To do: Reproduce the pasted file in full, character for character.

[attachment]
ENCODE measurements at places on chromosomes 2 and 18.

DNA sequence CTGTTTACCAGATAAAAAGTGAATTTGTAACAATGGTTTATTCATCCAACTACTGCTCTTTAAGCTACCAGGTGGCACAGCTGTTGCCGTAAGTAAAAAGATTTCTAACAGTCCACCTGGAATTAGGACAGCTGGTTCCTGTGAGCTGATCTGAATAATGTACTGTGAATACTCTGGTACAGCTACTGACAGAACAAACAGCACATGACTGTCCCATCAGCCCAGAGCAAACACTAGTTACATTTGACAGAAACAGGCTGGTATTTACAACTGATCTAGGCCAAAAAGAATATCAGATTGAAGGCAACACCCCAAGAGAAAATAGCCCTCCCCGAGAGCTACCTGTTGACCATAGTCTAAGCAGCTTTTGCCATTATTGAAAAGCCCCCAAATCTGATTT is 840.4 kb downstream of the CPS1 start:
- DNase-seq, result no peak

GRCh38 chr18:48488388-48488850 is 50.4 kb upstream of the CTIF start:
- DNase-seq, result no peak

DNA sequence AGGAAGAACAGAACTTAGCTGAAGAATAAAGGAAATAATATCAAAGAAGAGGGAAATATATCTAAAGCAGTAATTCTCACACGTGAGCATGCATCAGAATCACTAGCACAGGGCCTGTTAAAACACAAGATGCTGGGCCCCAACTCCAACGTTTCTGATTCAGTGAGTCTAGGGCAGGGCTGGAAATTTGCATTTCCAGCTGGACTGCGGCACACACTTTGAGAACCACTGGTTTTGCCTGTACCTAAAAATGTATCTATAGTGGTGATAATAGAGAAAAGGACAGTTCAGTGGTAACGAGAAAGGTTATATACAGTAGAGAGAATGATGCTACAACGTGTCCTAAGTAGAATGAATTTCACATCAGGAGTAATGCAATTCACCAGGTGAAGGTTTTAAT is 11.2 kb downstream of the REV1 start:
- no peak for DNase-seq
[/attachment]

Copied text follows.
ENCODE measurements at places on chromosomes 2 and 18.

DNA sequence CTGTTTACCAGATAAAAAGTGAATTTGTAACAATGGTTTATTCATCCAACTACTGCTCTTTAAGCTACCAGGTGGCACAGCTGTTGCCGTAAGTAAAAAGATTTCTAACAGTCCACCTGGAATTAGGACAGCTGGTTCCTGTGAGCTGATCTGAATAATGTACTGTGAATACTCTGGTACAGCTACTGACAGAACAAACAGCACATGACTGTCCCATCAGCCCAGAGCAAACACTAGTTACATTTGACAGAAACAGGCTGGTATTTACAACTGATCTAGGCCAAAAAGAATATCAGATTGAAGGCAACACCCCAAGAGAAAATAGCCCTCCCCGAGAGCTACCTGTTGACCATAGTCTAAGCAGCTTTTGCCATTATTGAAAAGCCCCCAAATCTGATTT is 840.4 kb downstream of the CPS1 start:
- DNase-seq, result no peak

GRCh38 chr18:48488388-48488850 is 50.4 kb upstream of the CTIF start:
- DNase-seq, result no peak

DNA sequence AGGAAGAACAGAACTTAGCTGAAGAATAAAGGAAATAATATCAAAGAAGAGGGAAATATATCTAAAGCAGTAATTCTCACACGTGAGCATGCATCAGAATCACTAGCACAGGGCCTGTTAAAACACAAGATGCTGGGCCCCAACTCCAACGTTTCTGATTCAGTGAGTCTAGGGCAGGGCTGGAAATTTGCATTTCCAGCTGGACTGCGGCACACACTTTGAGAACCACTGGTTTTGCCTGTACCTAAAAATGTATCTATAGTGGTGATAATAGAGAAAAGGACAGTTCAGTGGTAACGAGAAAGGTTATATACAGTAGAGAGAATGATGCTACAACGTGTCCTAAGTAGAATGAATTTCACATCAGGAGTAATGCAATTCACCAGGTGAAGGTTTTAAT is 11.2 kb downstream of the REV1 start:
- no peak for DNase-seq